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Child poverty strategies

Policy Seminar for Local Leads

04 July 2018
On the 25th June 2018 Child Poverty Action Group (CPAG) in Scotland hosted a policy seminar for local child poverty leads bringing together representatives from nineteen local authorities and six health boards as well as the Scottish Government, COSLA, SPIRU (Scottish Poverty and Inequality Research Unit), NHS Health Scotland and the Improvement Service.

Happy, Healthy Starts

07 March 2018
Latest figures show that child poverty is rising. There are currently 4 million children living in poverty in the UK, and there are projected to be 5.1 million by 2021. While the government doesn’t seem to want to acknowledge this reality, most starkly illustrated by its refusal to discuss the impact of universal credit on child poverty, others are keen to find practical ways to address the problem.

Milburn resignation: CPAG statement

03 December 2017
In response to Alan Milburn’s resignation as Social Mobility Commissioner, Imran Hussain, Director of Policy at Child Poverty Action Group, said: "It's a genuine loss that Alan Milburn is resigning and totally dispiriting that it seems he is doing so because he has lost confidence in the government's willingness and ability to prioritise making society fairer."

25 years on: reflections on social justice

Poverty 157 (Summer 2017)
Since she took office, Theresa May has adopted the language of ‘social justice’, promising to end the ‘burning injustice’ that some are born into lives of more opportunity than others, because of poverty, race, gender or class. There have been promises of a green paper, setting out her reform agenda. ‘Social justice’ has been high on the agenda before.

‘Loud and clear’ no more: the shift from child poverty to ‘troubled families’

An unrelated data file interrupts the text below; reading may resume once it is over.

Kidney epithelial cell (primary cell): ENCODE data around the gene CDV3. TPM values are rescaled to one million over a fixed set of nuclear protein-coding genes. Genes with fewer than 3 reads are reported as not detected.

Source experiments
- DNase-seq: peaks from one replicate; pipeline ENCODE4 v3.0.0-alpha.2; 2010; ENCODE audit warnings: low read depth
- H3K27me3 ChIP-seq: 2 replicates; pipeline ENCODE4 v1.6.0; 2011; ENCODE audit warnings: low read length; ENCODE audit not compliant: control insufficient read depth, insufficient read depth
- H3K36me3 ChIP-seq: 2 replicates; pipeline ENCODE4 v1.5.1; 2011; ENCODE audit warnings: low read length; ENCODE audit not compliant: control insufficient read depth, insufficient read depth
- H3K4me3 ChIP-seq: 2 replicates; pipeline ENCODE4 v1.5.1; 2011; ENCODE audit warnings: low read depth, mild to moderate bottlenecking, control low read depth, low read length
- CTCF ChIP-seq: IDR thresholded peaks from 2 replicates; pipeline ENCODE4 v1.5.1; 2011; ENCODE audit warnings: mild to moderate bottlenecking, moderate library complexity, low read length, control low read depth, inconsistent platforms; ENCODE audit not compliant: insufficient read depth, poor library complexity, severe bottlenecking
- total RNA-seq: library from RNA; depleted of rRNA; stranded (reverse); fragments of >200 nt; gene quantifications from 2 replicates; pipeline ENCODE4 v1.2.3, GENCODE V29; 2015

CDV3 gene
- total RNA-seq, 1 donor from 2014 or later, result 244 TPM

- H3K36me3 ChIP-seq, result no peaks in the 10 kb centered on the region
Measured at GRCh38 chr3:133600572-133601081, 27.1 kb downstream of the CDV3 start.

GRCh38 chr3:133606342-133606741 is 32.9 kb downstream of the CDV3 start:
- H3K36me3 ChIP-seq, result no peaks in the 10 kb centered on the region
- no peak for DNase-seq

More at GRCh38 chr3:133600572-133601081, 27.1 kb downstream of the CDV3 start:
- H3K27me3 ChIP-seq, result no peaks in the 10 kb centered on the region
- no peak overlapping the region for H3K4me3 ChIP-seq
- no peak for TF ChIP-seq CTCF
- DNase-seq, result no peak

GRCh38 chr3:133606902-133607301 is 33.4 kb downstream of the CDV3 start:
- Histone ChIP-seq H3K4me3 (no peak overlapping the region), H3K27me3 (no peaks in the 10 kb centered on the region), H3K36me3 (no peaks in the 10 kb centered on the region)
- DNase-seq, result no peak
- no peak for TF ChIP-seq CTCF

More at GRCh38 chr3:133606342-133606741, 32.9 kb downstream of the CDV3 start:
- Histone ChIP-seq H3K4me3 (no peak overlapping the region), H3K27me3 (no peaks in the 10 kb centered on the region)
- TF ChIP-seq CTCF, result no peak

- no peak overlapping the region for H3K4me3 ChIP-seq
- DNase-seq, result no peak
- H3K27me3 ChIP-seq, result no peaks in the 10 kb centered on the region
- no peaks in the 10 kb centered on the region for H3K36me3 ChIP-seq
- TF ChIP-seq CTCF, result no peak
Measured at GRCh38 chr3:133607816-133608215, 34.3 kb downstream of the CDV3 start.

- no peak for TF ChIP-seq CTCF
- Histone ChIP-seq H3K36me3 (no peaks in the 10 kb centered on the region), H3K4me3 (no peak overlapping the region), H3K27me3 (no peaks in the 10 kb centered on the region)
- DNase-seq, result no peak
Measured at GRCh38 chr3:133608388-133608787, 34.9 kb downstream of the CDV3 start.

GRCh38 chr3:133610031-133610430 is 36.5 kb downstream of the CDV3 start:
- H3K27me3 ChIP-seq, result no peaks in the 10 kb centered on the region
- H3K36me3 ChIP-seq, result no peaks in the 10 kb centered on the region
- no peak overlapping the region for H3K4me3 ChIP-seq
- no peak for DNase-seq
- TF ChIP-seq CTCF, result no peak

Poverty 157 (Summer 2017)
The legally binding commitment to eradicate child poverty, once agreed upon by all our main political parties, no longer exists. Instead, the social policy focus at the current time is on ‘troubled’ and ‘workless’ families. Stephen Crossley examines the shifts that have taken place in recent years, highlighting some causes for concern.

Editorial: Poverty 157

Poverty 157 (Summer 2017)
Under David Cameron we saw child poverty targets scrapped and poverty reframed as a matter not of lack of money but of poor ‘life chances’, while the number of children in poverty increased. Theresa May promised to address the ‘burning injustices’ in society, including poverty, but has continued to pursue policies which are projected to drive child poverty up to over 5 million by the end of this parliament.

Queen's speech: Child Poverty Action Group response

21 June 2017
Welcome shelving of plans to cut universal free school meals; no plans for tackling rising child poverty, despite promise to tackle ‘burning injustice’ of poverty; urgent need for a coherent social justice agenda.

Election 2017 manifesto

04 May 2017
We entered this general election campaign with child poverty at 4 million, projected to rise to 5.1 million by the end of the next parliament (assuming it’s a five-year term). The next government must get to grips with the underlying causes of poverty to make sure all children have a great start in life – and the opportunity to thrive. We have set out the practical steps politicians can take after 8 June to tackle child poverty.

Election 2017 manifesto

04 May 2017
Today, children are already twice as likely to be poor as pensioners. According to the Institute for Fiscal Studies, child poverty is set to soar to 5.1 million children by 2022 – a 42 per cent rise over ten years.

Health & Sport Committee Debate: Inquiry into the Preventative Health Agenda

12 April 2017